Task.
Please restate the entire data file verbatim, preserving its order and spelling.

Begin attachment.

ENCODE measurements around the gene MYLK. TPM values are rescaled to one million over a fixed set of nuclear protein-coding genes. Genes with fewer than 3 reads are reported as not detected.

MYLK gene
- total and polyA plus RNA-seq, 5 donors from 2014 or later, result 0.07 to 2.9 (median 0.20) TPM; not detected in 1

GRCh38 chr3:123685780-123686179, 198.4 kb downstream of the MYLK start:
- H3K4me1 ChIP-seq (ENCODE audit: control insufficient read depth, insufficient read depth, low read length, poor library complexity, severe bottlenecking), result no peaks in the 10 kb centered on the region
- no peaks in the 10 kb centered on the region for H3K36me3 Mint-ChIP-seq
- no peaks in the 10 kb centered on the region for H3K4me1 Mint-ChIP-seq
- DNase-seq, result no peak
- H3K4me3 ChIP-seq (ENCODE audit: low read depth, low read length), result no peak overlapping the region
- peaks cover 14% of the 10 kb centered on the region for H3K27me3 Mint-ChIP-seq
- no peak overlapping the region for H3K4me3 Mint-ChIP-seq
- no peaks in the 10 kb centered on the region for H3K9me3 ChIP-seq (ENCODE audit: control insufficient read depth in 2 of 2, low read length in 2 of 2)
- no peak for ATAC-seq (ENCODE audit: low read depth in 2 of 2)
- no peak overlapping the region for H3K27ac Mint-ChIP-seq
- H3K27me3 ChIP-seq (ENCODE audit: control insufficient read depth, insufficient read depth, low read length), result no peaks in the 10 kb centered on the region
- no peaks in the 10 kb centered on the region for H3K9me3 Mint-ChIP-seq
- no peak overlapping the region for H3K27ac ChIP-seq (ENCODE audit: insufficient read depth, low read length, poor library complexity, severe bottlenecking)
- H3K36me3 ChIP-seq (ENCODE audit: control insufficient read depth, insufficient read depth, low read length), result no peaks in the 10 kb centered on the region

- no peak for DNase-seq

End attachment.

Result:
ENCODE measurements around the gene MYLK. TPM values are rescaled to one million over a fixed set of nuclear protein-coding genes. Genes with fewer than 3 reads are reported as not detected.

MYLK gene
- total and polyA plus RNA-seq, 5 donors from 2014 or later, result 0.07 to 2.9 (median 0.20) TPM; not detected in 1

GRCh38 chr3:123685780-123686179, 198.4 kb downstream of the MYLK start:
- H3K4me1 ChIP-seq (ENCODE audit: control insufficient read depth, insufficient read depth, low read length, poor library complexity, severe bottlenecking), result no peaks in the 10 kb centered on the region
- no peaks in the 10 kb centered on the region for H3K36me3 Mint-ChIP-seq
- no peaks in the 10 kb centered on the region for H3K4me1 Mint-ChIP-seq
- DNase-seq, result no peak
- H3K4me3 ChIP-seq (ENCODE audit: low read depth, low read length), result no peak overlapping the region
- peaks cover 14% of the 10 kb centered on the region for H3K27me3 Mint-ChIP-seq
- no peak overlapping the region for H3K4me3 Mint-ChIP-seq
- no peaks in the 10 kb centered on the region for H3K9me3 ChIP-seq (ENCODE audit: control insufficient read depth in 2 of 2, low read length in 2 of 2)
- no peak for ATAC-seq (ENCODE audit: low read depth in 2 of 2)
- no peak overlapping the region for H3K27ac Mint-ChIP-seq
- H3K27me3 ChIP-seq (ENCODE audit: control insufficient read depth, insufficient read depth, low read length), result no peaks in the 10 kb centered on the region
- no peaks in the 10 kb centered on the region for H3K9me3 Mint-ChIP-seq
- no peak overlapping the region for H3K27ac ChIP-seq (ENCODE audit: insufficient read depth, low read length, poor library complexity, severe bottlenecking)
- H3K36me3 ChIP-seq (ENCODE audit: control insufficient read depth, insufficient read depth, low read length), result no peaks in the 10 kb centered on the region

- no peak for DNase-seq